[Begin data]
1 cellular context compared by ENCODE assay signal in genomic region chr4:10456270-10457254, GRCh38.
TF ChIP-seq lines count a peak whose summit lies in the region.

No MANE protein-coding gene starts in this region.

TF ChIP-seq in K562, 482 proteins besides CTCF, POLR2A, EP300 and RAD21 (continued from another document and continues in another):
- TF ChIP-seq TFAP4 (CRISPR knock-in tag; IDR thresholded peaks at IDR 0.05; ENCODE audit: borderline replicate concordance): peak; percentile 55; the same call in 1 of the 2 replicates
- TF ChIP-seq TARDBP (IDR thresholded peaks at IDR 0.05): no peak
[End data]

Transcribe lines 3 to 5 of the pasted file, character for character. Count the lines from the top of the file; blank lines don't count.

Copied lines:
No MANE protein-coding gene starts in this region.

TF ChIP-seq in K562, 482 proteins besides CTCF, POLR2A, EP300 and RAD21 (continued from another document and continues in another):
- TF ChIP-seq TFAP4 (CRISPR knock-in tag; IDR thresholded peaks at IDR 0.05; ENCODE audit: borderline replicate concordance): peak; percentile 55; the same call in 1 of the 2 replicates